Africa Trends

Marketing & Media trends

Legal trends

More Articles

Subscribe to industry newsletters

Search jobs

[Trends 2015] The 'sound' of Africa

Africa is entrenched in oral storytelling, movement and vocal expression. Marketers need to engage with the source of that sound.
Some 'different' thoughts on Africa:

1. Reclaim the funk


The South African electronic music culture is extremely powerful, influential and loved not only in Africa, but throughout Europe. An industry that often pumps some of the hippest, hottest and coolest beats is going un-credited. 'Gcom,' the KZN flavour with a heavier base has broken through the speakers and is truly representing a different flair, and this is only one of many. So often are these electronic and music trends layered with local vocals and appreciated by the crowds of 'cool' and those up-and-coming. The song is then ripped and repeated globally, but the vocals are stripped and removed. Unnoticed and unaccredited.

The culture interest amongst Africans from different demographic backgrounds is strengthening and so is the integration between art forms, which will feed the 'African trademark of sound' so as to ensure to be recognised globally. Marketers looking to learn about Africa need to engage with the source of sound, because we are entrenched in oral storytelling, movement and vocal expression. This avenue is increasing, with more cultural groups having the option to engage in this art form as a respectful avenue to build one's future.

2. The future of nostalgia


The current speed and integration of technology is reshaping what we know about nostalgia and the degree of influence nostalgia has in relationships it forms with consumers. The current youth between the ages of 10 - 24 years old account for 1.8 billion of people in the world, and they are growing up in the age of instant communication and engagement. Nostalgia is generally framed and explained under a duration of time where a brand and consumer builds and establishes deeper connections. These relationships often have deeper meaning, not only because of the product, but the context of engagement.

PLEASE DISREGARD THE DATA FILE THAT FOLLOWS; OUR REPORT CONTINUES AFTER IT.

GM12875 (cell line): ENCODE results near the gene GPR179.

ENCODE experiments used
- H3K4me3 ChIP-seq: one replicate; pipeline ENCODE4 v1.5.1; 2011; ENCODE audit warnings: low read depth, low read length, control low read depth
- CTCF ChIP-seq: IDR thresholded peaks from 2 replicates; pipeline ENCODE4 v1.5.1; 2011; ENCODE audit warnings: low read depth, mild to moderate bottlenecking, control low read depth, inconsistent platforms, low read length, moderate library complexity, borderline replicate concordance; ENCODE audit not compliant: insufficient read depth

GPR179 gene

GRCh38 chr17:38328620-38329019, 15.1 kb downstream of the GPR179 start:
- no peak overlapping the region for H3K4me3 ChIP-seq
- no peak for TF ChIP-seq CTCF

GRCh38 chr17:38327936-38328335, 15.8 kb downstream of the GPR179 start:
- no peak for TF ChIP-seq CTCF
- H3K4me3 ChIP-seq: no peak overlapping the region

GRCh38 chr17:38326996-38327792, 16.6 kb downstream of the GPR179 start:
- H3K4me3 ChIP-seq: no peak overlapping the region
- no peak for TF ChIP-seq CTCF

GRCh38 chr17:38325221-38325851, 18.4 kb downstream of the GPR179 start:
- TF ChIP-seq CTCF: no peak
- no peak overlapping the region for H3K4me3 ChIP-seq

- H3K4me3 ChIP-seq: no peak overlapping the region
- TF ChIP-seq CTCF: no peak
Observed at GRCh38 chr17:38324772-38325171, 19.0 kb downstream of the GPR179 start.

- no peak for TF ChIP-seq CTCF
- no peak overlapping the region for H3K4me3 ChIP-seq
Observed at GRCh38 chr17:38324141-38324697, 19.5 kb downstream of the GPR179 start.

Yet, with the speed of instant communication, nostalgic relationship building is becoming difficult. Brands that have been able to hone and create products that have been entrenched before this immense technological injection and necessity for instant gratification will be the brands that truly have an additional point to leverage off of, as a value-added point of difference. We believe we will be moving towards authentic nostalgia. Marketers must not get confused between heritage and old, neither should there be confusion between point of emotional relevance and repetitive consumption.

3. The gap between educating and communicating


Southern Africa and Africa is on the 'list' for multinationals' expansion plans. In an economically lean market, supply, production and ease of operation is also lean. In the time of tighter marketing budgets, we see that global campaigns are tweaked ever so slightly so as to slip into the African market. It saves time, saves money and sure, it may make overall business sense, but it doesn't always make brand sense. Things cost more and the point of differentiation in FMCG is becoming increasingly tougher.

The next two years is in no way going to be financially easier, as we are expecting financial constraints. The constant strengthening of the middle-income bracket is growing rapidly and their behaviour and product purchase cycles are changing, but the degree of understanding and rationale on how to consume or use the product is lagging. There is still a big gap behind product knowledge amongst consumers, and running an advert that is merely based on a global campaign driving the 'feeling' of the brand, will do very little to shift and change usage patterns.

The magic will be between the traditional production function messaging and the brand-driven essence. Soft points of communication will assist in recalling the brand, and product knowledge will assist in driving conviction when the consumer is at shelf.

For more:
For more:

Let's do Biz